Barro and Lee also present various results from the cross-country panel analysis using their own data sets. Although they have created balanced panels of educational attainment, the data sets for further analysis become unbalanced panels because other dependent and control variables, such as GDP per capita, fertility, and the democracy index, are not available for all the countries and years. Their development accounting shows that about 6 to 20 percent of the cross-country variation in output per worker can be explained by educational attainment. The contribution of human capital to economic growth is estimated to be a bit higher in growth accounting. The authors also present results from the three-stage least squares regressions with country fixed effects, which use lagged explanatory variables as instruments to deal with a possible endogeneity problem between education and the outcome variables — the growth rate of GDP per worker, fertility, and the democracy index. The results are not exactly the same as in the existing literature. The effect of educational attainment on growth is weak and statistically insignificant. The effect on fertility differs by gender. Women’s schooling leads to lower fertility, while men’s schooling is positively associated with fertility. The effect on democracy is nonlinear. Controlling for the country fixed effects, the higher average years of schooling, particularly of women, raise the democracy index at a decreasing rate. The panel regressions using the baseline data of 1950-2010 and the historical panel of 1870-2010 return similar results.

In Chapter 6, Barro and Lee repeat the panel regression analysis using another cross-country panel of 70 countries containing the quality-adjusted human capital stock measures from 1960 to 2010 at five-year intervals. The quality-adjusted human capital stock is calculated by weighting the average schooling years of each five-year birth cohort by the relevant test scores representing the quality of education and associated labor market returns. Their collection of standardized test scores spans 134 countries from 1965 to 2010 at the elementary and secondary school levels, despite a significant portion of the observations being missing, especially for the earlier period. Barro and Lee again fill the missing observations with estimates by linear interpolation or regional trends. The real and artificial standardized test scores for each five-year interval then become cohort-specific aggregate measures of school quality at each level of schools. The quality-adjusted panel of educational attainment is constructed in a similar way to the previous data sets. Further, from the panel IV regressions, Barro and Lee find that quality-adjusted educational attainment has a positive effect on the growth rates of GDP per worker if average years of schooling are controlled.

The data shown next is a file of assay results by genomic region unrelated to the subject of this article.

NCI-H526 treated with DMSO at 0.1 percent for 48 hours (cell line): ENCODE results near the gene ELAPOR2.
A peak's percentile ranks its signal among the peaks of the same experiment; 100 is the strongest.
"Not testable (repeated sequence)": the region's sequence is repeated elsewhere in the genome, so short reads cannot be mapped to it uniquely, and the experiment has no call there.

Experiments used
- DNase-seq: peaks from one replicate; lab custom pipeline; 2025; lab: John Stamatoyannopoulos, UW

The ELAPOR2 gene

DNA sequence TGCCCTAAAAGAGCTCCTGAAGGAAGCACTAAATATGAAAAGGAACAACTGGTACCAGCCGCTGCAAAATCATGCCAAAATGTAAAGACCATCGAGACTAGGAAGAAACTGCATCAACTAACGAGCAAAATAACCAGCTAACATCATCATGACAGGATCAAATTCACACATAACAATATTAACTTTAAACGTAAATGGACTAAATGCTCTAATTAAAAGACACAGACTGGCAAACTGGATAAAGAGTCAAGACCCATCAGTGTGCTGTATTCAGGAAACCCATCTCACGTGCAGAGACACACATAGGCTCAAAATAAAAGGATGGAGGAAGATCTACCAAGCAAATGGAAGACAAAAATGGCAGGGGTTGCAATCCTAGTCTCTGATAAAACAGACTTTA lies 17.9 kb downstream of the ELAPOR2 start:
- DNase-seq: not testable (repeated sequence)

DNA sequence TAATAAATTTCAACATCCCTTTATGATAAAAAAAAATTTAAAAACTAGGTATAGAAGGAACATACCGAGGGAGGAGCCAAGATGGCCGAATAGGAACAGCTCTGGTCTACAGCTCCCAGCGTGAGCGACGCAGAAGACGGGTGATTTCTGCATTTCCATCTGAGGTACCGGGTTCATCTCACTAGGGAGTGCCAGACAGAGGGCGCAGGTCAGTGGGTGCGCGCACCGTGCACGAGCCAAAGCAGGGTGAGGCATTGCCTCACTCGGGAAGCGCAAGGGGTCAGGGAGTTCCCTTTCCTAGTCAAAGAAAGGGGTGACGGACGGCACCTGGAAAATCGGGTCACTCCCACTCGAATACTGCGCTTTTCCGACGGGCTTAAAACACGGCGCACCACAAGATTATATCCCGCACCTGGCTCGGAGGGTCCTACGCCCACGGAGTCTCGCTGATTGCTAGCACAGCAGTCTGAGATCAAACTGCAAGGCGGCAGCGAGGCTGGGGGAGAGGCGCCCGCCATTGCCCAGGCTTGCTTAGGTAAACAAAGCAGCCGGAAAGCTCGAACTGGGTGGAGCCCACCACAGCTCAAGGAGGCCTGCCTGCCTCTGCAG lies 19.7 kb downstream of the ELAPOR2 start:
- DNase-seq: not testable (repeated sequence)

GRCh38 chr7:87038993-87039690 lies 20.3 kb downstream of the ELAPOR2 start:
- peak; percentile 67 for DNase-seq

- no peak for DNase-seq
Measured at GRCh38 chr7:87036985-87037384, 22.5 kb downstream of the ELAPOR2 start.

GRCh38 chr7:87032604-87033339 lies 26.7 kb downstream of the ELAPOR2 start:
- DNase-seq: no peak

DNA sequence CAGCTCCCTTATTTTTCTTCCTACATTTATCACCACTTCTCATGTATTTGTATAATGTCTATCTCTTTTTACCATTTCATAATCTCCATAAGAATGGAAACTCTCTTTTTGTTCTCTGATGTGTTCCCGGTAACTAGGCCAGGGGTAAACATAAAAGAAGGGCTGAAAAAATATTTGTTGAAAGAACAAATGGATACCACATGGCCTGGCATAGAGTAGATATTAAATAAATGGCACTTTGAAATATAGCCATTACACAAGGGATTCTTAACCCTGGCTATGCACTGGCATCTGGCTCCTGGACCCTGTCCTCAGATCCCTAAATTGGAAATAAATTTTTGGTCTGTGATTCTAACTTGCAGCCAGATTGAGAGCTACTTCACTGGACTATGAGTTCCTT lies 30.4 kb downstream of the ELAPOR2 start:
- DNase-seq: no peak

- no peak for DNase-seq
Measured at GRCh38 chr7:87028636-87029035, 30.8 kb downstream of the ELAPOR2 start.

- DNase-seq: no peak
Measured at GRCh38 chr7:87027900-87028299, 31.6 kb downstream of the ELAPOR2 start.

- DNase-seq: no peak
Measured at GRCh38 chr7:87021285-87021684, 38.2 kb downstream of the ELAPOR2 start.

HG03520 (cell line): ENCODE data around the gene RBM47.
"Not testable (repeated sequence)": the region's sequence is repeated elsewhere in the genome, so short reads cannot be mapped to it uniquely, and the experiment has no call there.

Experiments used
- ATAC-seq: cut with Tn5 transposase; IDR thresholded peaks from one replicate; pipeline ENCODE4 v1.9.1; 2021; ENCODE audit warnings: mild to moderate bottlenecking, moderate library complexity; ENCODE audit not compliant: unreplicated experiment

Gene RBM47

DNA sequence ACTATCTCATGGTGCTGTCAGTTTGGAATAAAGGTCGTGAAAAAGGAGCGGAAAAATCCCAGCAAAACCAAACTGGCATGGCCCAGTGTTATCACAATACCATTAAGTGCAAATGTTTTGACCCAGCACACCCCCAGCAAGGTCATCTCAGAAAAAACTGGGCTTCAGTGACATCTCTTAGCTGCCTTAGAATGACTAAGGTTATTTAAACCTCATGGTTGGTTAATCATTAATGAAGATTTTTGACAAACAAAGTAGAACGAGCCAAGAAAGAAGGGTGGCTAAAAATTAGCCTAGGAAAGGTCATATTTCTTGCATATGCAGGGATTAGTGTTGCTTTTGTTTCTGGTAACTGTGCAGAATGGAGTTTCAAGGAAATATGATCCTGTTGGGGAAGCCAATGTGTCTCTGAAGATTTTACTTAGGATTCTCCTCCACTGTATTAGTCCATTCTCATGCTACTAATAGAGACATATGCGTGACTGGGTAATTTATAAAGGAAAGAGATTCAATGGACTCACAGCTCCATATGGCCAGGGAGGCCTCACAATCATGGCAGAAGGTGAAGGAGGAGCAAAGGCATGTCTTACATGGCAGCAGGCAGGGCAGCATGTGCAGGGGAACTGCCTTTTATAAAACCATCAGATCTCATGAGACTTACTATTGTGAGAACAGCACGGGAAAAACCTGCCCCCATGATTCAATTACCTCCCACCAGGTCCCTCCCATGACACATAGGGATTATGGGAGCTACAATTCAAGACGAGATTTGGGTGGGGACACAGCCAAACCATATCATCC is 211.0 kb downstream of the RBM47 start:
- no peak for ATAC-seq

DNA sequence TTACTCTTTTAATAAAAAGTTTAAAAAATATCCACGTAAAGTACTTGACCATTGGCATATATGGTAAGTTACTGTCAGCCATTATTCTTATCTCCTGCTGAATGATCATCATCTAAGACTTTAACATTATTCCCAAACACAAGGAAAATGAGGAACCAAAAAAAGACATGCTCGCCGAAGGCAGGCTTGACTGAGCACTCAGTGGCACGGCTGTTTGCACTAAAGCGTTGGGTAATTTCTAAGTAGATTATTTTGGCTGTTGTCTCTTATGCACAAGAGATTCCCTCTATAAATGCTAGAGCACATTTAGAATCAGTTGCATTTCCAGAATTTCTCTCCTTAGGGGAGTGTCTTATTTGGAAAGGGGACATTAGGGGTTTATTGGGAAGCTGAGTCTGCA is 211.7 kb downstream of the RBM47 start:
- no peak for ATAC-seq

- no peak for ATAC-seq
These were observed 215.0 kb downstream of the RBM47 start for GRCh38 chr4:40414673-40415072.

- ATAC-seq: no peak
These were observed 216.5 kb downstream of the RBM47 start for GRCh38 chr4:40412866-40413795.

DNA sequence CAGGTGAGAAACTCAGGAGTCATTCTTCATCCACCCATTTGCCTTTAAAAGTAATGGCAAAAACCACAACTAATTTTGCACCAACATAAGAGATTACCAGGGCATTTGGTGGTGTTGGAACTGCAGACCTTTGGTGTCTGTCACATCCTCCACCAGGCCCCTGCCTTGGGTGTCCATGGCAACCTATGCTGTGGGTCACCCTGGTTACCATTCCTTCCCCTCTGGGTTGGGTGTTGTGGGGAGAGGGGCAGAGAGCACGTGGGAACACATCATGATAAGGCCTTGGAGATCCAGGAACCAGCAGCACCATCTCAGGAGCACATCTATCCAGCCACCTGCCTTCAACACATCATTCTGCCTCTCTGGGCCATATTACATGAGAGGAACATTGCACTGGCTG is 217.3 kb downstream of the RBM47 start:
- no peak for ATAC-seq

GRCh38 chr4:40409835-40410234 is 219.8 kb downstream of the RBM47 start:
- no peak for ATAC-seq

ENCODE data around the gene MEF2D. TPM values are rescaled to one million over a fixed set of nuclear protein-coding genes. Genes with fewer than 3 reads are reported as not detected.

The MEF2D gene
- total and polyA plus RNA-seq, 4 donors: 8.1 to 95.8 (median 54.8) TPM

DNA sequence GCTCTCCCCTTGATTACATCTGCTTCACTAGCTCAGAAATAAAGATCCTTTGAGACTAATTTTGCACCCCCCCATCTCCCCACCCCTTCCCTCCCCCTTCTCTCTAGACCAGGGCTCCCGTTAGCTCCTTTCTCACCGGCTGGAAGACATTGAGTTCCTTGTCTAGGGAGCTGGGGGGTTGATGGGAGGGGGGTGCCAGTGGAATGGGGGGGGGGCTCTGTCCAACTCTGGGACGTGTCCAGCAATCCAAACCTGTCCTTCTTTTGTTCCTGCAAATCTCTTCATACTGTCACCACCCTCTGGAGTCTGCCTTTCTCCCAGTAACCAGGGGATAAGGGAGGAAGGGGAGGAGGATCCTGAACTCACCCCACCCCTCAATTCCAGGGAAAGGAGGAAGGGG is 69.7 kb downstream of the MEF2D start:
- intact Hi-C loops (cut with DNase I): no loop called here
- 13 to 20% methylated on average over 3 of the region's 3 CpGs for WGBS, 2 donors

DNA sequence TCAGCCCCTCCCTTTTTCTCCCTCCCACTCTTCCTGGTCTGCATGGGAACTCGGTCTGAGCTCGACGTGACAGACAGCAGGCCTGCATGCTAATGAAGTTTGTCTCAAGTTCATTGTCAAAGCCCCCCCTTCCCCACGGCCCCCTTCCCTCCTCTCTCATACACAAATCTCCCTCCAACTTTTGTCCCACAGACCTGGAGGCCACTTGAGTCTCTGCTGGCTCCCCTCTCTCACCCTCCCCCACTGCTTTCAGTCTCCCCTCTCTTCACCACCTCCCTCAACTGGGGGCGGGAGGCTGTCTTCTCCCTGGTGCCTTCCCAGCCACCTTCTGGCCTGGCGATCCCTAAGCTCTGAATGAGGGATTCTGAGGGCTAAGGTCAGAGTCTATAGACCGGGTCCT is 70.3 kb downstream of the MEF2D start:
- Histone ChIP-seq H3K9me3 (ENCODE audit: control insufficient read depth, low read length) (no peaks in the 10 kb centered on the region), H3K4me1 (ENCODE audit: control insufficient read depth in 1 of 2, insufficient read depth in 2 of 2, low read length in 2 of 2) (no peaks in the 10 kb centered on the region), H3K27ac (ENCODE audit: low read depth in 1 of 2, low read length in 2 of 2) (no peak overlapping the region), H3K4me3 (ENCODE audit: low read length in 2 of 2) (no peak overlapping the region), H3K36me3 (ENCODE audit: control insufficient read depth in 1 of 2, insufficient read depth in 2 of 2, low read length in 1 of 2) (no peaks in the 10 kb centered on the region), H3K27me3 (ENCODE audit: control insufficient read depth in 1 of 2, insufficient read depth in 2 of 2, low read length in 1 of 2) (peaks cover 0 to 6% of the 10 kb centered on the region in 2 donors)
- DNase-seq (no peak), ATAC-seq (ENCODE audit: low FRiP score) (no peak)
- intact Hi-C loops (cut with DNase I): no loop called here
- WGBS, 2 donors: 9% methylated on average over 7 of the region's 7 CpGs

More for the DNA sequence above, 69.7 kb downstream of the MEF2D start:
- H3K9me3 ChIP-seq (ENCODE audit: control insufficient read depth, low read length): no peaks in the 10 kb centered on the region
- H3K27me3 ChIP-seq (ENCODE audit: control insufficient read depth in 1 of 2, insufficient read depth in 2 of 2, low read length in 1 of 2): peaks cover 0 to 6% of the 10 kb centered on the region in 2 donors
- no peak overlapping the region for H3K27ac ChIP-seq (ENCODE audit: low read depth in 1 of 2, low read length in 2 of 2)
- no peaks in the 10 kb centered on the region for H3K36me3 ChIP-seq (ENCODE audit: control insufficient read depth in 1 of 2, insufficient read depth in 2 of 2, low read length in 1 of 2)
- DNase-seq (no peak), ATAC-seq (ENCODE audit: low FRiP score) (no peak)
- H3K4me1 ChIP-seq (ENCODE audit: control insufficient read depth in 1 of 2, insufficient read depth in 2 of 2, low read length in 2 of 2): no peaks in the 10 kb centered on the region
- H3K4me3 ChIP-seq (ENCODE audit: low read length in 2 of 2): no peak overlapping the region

Education Matters offers a bird’s eye view of the role of education in the long-run development in the global context. It clearly shows the pioneering endeavor of Robert Barro and Jong-Wha Lee for the construction and analysis of their unique cross-country panels of educational attainment data. Anyone interested in cross-country analysis on the effect of human capital on economic, social, and political outcomes will undeniably find this volume a practically helpful starting point. This book also contains good teaching resources for undergraduate courses, such as maps showing the expansion of formal schooling in the world or figures presenting correlations between the average years of schooling and other socioeconomic indicators. On the other hand, the book may not be perfect for studying what really happened in history, as descriptions of historical or institutional backgrounds are not sufficiently accompanied by the valuable work of data construction and analysis. The book also contains little discussion of the contributions by economic history research to the literature on the rise of formal schooling and its associated effects on various outcomes since the nineteenth century.


H. Barnard (1854), National Education in Europe: Being an Account of the Organization, Administration, Instruction and Statistics of Public Schools of Different Grades in the Principal States, New York: C.B. Norton.

A. Benavot and P. Riddle (1988), “The Expansion of Primary Education, 1870-1940: Trends and Issues,” Sociology of Education, 61(3): 191-210.

P. Lindert (2004), Growing Public, Cambridge, UK: Cambridge University Press.

P. Monroe (1911), A Cyclopedia of Education, New York: Macmillan.

Sun Go is an Associate Professor of Economics at Chung-Ang University. His research focuses on the development of public school finance in the nineteenth-century United States and twentieth-century Korea.